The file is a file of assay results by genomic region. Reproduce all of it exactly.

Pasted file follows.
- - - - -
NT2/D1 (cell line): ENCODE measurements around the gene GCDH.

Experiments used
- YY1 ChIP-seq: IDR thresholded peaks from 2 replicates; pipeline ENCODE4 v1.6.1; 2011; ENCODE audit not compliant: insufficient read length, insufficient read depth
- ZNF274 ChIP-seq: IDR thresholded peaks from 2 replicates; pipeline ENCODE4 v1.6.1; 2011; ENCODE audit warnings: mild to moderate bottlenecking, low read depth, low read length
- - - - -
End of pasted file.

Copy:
NT2/D1 (cell line): ENCODE measurements around the gene GCDH.

Experiments used
- YY1 ChIP-seq: IDR thresholded peaks from 2 replicates; pipeline ENCODE4 v1.6.1; 2011; ENCODE audit not compliant: insufficient read length, insufficient read depth
- ZNF274 ChIP-seq: IDR thresholded peaks from 2 replicates; pipeline ENCODE4 v1.6.1; 2011; ENCODE audit warnings: mild to moderate bottlenecking, low read depth, low read length